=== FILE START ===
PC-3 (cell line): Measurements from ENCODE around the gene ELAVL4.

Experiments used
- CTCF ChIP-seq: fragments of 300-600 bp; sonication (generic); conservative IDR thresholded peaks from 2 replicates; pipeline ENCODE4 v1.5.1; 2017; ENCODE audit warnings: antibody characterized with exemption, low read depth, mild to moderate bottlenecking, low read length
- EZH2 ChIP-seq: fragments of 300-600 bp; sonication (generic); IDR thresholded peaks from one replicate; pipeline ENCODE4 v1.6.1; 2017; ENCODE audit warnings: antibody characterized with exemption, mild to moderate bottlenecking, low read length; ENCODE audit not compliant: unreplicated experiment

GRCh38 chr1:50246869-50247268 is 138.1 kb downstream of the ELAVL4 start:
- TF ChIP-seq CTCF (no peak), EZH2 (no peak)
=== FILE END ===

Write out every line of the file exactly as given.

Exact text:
PC-3 (cell line): Measurements from ENCODE around the gene ELAVL4.

Experiments used
- CTCF ChIP-seq: fragments of 300-600 bp; sonication (generic); conservative IDR thresholded peaks from 2 replicates; pipeline ENCODE4 v1.5.1; 2017; ENCODE audit warnings: antibody characterized with exemption, low read depth, mild to moderate bottlenecking, low read length
- EZH2 ChIP-seq: fragments of 300-600 bp; sonication (generic); IDR thresholded peaks from one replicate; pipeline ENCODE4 v1.6.1; 2017; ENCODE audit warnings: antibody characterized with exemption, mild to moderate bottlenecking, low read length; ENCODE audit not compliant: unreplicated experiment

GRCh38 chr1:50246869-50247268 is 138.1 kb downstream of the ELAVL4 start:
- TF ChIP-seq CTCF (no peak), EZH2 (no peak)